Tuesday, May 13, 2014
Rescue of Nigerian schoolgirls likely to be a bloody affair
The BBC said Nigeria reversed its refusal to even talk with the terrorist group and asked it to send representatives with power to negotiate an exchange.
Any attempt to seize the kidnapped schoolgirls will likely be the bloody affair. French and US special forces have considerable experience in trying to rescue hostages, and in killing terrorists. Few such affairs have ended without the deaths of hostages and soldiers.
The desert Harmattan winds, which make flying helicopters extremely risky, normally end in March. The area where the girls are being held is in the Sahel, the semi-arid region next to the Sahara.
The decision by Boko Haram to make a video of the girls available may mean they are no longer in Nigeria.
France, as the former colonial power and more recently the foe of Muslim fanatics in the region as well as the late Col. Muammar Gaddafi, knows the area very well. But the governments of Chad and Cameroon are even weaker than Nigeria. They will be unable to provide much help.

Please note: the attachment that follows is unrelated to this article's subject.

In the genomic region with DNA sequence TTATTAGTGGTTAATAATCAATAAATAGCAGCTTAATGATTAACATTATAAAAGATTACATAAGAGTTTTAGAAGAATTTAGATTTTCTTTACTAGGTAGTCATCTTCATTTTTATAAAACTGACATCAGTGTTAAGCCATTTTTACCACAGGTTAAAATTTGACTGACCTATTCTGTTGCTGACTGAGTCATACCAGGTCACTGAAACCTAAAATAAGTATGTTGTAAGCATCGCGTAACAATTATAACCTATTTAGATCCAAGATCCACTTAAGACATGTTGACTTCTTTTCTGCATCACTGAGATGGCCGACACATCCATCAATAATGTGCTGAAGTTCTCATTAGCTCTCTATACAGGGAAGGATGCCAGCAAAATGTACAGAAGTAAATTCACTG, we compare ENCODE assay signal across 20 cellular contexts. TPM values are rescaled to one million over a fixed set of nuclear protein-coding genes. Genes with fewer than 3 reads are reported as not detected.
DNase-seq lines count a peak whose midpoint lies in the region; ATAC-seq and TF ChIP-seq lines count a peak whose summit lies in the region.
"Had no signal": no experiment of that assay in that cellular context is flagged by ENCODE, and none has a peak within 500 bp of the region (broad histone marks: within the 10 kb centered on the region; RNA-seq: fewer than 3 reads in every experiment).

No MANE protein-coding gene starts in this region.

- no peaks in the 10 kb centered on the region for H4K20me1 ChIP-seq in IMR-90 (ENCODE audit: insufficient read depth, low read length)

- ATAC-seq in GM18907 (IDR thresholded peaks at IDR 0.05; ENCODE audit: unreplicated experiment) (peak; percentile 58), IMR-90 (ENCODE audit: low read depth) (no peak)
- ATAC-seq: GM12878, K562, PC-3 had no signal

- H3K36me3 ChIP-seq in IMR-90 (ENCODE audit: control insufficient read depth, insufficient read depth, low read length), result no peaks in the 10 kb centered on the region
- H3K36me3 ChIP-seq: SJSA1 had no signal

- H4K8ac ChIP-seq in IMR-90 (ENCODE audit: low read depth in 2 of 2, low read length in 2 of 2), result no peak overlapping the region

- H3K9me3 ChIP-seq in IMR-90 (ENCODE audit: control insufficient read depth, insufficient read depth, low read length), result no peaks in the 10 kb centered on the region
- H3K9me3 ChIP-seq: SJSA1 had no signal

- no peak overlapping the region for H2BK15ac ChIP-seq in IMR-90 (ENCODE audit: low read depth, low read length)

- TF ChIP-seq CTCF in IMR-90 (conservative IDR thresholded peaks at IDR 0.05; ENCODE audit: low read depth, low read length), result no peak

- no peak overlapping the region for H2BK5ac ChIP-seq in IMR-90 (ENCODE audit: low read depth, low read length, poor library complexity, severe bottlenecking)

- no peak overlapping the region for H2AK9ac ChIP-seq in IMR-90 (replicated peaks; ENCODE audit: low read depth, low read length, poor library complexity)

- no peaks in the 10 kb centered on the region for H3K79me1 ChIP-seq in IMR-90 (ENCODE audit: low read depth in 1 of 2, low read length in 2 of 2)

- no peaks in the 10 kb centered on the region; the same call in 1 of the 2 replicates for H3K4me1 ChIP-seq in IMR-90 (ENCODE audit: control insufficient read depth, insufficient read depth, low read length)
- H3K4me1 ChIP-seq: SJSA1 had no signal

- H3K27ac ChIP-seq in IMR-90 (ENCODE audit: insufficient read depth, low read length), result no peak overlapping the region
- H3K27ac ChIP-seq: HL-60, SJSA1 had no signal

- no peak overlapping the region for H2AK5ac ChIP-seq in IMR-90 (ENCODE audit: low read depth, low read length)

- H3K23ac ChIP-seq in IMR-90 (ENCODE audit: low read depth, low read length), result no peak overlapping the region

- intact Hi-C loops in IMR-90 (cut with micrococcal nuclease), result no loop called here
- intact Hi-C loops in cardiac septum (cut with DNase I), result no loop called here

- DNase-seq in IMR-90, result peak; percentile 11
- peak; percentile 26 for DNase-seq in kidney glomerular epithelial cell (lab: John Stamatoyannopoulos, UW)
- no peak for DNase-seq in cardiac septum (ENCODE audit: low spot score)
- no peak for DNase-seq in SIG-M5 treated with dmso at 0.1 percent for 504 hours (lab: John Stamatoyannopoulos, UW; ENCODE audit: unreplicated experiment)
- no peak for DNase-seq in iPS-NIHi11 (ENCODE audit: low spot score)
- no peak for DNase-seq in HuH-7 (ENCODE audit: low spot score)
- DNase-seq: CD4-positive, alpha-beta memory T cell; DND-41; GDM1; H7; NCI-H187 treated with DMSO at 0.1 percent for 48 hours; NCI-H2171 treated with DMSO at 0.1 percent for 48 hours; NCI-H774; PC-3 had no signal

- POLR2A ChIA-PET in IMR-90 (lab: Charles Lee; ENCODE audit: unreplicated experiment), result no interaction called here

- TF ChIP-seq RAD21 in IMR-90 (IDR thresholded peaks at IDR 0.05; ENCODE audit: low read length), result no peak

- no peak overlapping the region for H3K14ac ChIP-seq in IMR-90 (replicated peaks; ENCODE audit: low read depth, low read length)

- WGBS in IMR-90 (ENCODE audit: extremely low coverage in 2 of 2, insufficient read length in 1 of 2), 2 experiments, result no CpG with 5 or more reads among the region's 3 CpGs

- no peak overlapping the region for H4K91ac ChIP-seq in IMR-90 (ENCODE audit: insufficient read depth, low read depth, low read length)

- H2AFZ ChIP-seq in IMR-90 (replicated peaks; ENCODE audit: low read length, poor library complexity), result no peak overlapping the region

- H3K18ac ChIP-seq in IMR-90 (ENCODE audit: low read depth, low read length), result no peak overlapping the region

The vast US spying apparatus probably will find the girls. What then? Do they have permission to try to rescue them?
The government of Nigerian President Goodluck Jonathan has been anything but purposeful in his handling of the seizure of the girls a month ago. Thousands of northern Nigerians have died in terrorist bomb attacks.
If Jonathan has any hope of winning next year’s presidential elections he needs to find a way to rescue the girls with as little blood spilled as possible and at the same time crush the terrorists.
He might choose to negotiate a prisoner exchange then go after Boko Haram later. It is not known how many members of Islamist fanatics the Lagos government holds. Al-Qaida is believed to have helped the group get started in 2009. That very connection puts Boko Haram high on the list of terrorist groups Washington wants to eliminate, The Guardian reports.
The New York Times